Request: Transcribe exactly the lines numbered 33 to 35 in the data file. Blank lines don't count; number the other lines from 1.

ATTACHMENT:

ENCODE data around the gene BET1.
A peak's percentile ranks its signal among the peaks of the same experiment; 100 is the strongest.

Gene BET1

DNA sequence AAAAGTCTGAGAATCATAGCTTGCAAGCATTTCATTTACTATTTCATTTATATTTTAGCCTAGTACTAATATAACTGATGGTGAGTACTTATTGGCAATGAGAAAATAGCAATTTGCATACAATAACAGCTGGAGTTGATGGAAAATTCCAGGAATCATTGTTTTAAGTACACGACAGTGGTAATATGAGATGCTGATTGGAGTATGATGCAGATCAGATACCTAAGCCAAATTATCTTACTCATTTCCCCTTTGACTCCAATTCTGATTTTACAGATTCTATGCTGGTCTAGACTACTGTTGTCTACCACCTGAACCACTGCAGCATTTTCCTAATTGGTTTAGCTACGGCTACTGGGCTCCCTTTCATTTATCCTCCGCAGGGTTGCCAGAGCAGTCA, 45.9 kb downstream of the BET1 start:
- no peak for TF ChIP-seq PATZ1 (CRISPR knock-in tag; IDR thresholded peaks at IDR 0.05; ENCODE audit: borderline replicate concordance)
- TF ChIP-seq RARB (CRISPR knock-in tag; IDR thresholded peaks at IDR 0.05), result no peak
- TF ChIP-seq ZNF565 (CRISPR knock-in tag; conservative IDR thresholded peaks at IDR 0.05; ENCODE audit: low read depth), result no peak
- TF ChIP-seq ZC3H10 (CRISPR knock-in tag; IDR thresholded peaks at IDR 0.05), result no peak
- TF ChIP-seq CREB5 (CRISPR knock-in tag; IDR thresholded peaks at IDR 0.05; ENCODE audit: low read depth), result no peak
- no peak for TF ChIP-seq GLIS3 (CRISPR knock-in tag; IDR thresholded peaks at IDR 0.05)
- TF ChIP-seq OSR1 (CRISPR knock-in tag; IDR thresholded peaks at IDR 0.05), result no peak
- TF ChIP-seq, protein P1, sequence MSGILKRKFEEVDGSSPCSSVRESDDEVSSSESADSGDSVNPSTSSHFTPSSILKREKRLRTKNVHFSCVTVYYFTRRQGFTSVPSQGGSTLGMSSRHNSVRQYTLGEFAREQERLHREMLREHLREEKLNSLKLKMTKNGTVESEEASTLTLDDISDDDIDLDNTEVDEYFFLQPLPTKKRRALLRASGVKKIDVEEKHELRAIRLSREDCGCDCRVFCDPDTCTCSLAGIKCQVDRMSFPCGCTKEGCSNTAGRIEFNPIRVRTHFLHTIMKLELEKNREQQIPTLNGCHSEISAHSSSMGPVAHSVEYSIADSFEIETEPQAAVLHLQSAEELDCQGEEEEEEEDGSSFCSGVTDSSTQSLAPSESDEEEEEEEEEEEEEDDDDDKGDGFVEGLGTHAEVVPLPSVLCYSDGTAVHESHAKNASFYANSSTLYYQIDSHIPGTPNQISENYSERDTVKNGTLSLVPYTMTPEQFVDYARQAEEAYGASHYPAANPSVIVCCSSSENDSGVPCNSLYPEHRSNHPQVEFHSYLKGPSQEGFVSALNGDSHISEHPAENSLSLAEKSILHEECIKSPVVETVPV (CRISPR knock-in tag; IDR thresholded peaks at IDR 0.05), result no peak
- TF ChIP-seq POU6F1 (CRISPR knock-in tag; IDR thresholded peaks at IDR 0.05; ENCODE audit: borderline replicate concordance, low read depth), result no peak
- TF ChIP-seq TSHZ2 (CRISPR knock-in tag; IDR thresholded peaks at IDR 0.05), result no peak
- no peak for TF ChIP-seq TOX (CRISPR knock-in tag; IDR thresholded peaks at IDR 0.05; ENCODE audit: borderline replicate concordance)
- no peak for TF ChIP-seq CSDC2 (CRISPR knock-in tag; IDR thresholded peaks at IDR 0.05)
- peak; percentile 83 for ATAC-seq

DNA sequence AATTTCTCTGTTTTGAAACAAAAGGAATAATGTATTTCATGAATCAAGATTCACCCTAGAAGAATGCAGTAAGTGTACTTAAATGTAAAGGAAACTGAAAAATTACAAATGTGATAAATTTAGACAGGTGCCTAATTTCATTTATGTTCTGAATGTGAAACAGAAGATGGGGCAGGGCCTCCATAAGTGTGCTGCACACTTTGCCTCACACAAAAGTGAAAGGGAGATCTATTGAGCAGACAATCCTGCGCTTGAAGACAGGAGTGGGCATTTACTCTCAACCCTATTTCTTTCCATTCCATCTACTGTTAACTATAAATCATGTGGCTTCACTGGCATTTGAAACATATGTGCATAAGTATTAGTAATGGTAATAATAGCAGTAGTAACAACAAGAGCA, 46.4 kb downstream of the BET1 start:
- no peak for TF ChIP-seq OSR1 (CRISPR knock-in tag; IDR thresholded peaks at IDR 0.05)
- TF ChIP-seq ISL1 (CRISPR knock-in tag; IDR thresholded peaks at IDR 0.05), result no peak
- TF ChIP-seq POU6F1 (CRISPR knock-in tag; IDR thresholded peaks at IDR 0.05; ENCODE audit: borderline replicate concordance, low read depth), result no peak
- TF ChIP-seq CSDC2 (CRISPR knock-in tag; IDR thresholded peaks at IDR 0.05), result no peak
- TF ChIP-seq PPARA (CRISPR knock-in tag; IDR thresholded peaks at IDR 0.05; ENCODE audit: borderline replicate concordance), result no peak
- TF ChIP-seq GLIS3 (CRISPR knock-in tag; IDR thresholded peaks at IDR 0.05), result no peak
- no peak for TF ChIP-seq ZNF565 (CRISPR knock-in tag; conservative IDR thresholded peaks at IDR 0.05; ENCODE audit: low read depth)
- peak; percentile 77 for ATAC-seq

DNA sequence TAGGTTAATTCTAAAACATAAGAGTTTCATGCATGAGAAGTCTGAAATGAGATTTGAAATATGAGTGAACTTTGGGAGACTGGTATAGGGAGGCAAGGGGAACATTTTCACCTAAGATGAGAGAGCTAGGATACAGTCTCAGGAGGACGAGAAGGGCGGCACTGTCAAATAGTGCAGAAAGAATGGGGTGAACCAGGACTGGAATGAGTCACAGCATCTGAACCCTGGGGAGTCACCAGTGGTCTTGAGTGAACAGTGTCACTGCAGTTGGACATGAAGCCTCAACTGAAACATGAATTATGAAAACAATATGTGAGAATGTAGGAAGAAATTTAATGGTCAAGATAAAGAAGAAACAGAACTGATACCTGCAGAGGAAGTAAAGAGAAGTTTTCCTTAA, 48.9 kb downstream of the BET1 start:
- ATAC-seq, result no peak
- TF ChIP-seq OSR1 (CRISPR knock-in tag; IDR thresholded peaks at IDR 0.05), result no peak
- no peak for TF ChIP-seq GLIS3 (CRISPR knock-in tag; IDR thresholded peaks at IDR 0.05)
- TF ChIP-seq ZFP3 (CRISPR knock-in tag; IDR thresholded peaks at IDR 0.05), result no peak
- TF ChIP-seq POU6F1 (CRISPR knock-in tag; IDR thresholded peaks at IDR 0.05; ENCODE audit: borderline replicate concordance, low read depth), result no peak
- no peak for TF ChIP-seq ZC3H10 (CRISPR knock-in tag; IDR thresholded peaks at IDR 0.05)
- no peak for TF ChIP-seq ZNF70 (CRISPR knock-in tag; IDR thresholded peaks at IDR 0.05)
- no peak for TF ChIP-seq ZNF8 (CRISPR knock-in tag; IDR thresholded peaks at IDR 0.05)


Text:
- no peak for TF ChIP-seq ZC3H10 (CRISPR knock-in tag; IDR thresholded peaks at IDR 0.05)
- no peak for TF ChIP-seq ZNF70 (CRISPR knock-in tag; IDR thresholded peaks at IDR 0.05)
- no peak for TF ChIP-seq ZNF8 (CRISPR knock-in tag; IDR thresholded peaks at IDR 0.05)